Shops display their Christmas decorations in October and many non-religious people begin their preparations for our winter excessorama before Guy Fawkes Day is over. Advent candles are interpreted as the countdown to 24th December. If you want to give yourself a truly bibulous series of sign posts to Christmas you can buy an Advent calendar which presents you with a little bottle of rare whisky every day for a mere £10,000.
But although Advent tends to be subsumed into the commercial Christmas, today is the beginning of the Church’s New Year, Advent Sunday. Happy New Year.
Most religions keep a New Year and each New Year has traditions with certain features in common. They include looking back as well as forward. The Roman god Janus who gave his name to January was portrayed with two profiles to represent this aspect of the new year. This year seems to have involved a great deal of looking back, partly because there have been so many centenary celebrations – the Balfour declaration, Martin Luther’s proclamation in Wittenberg, instituting the protestant reformation, the Russian revolution, the campaign at Passchendael where half a million men in two armies died in a hundred days.
Our readings this morning however encourage us to look forward.
Psalm 80 was written against a background of anguish, helplessness, intense suffering at the hands of the Assyrians who had invaded and enslaved the northern kingdom in the 8thc. BUT just as the psalm begins with a plea to God as shepherd, an echo of his role in psalm 23, so it ends with confidence that God will grant his people new life, restore them, make his face to shine upon them that they may be saved.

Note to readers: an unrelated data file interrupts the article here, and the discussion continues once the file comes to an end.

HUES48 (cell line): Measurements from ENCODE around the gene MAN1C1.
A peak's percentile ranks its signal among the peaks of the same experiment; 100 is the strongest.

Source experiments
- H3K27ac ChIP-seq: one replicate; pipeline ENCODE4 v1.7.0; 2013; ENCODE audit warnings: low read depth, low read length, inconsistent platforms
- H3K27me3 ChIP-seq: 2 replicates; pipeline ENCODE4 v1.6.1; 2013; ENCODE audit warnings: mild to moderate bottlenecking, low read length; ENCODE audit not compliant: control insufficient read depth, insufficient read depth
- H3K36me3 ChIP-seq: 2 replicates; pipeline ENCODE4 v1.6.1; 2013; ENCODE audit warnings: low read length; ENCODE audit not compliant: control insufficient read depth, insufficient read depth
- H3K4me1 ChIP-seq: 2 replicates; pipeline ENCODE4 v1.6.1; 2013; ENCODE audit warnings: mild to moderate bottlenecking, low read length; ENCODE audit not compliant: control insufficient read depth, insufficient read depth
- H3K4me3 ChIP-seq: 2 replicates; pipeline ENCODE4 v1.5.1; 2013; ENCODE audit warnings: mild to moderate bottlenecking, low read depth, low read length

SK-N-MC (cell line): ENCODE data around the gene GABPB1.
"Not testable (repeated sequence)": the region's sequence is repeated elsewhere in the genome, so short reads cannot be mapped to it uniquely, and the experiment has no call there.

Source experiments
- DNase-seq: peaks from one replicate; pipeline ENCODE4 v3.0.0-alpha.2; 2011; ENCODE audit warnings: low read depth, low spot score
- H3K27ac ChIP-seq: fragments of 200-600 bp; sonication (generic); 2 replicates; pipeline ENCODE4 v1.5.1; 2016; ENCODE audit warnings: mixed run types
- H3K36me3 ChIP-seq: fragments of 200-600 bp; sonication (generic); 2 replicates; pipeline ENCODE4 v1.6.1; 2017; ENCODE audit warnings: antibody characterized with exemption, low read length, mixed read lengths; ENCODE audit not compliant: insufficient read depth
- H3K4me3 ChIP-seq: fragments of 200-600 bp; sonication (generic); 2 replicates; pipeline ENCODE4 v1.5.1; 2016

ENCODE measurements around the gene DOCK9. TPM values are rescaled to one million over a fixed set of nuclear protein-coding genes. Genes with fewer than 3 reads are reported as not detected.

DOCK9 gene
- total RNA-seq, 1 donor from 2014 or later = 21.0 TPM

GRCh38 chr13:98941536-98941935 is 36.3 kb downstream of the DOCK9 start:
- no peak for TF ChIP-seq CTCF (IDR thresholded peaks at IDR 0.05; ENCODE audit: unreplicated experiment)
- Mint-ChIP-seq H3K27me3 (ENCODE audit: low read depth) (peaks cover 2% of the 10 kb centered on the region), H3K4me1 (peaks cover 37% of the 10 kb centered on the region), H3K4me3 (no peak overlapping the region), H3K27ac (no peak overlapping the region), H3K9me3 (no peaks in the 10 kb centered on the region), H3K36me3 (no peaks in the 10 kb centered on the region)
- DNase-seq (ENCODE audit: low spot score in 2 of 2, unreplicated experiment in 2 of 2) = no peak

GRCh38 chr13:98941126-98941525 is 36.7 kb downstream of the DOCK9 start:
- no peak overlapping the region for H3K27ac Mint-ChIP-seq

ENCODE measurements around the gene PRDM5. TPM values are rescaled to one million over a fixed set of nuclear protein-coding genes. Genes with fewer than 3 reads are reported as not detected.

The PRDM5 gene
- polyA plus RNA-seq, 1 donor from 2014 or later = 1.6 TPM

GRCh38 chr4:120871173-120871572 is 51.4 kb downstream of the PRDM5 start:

The same positive note runs through the passage from the letter to the Corinthians. Paul assures the Corinthians that having been enriched by the grace of God they can give full expression to the gift they have received, the revelation of Jesus and their secure faith in his life as it has been made known to them. The last half sentence of this passage, a resounding list of monosyllables, emphasises the theme – God keeps faith.
The gospel reading looks forward to the apocalypse. By the time this text was written, the situation of the Jews as subjects of a ruthless imperialist power was even worse than it had been at the time of Jesus’s ministry. Unrest was at a stage which was to lead to the destruction of the temple in Jerusalem, divisions in society and the eventual persecution of the Christian communities. It sounds familiar. The gospel writer makes it clear that Jesus had predicted these events. BUT there is hope. Even in the midst of riot and chaos, the Son of Man will send angels to gather his chosen from the furthest bounds of the earth to the furthest bounds of heaven. No matter what kind of lanaguage is used to express the idea, whether it be in modern colloquialism or 16thc. formality, the message is clear. Nothing can overcome the power of the God of love, of justice, of truth, of peace, of joy, of kindness, of goodness.
This is the Advent hope. It’s the opposite of disappointment, despair, cynicism. It’s not facile Panglossian optimism, the notion that everything is for the best in the best of all possible worlds. It’s not whistling in the dark to keep our spirits up. It’s a firm belief that we are held in the eternal arms of the God of love who lives among us and within us.
As well as looking back to celebrate the passing year, we’ve looked back in anger, in horror, at the divisions in our society, at the opportunism of many of our leaders, at the violence that seems to be the first resort when differences need to be settled, at ‘fake truth’, the notion that what you say doesn’t have to be true, as long as you can get away with it.
But it’s our task here in Dartmouth Row to create an environment of hope.
What do we have to hope about? We’re looking forward to Christmas, the birth of the baby who will show us the face of God.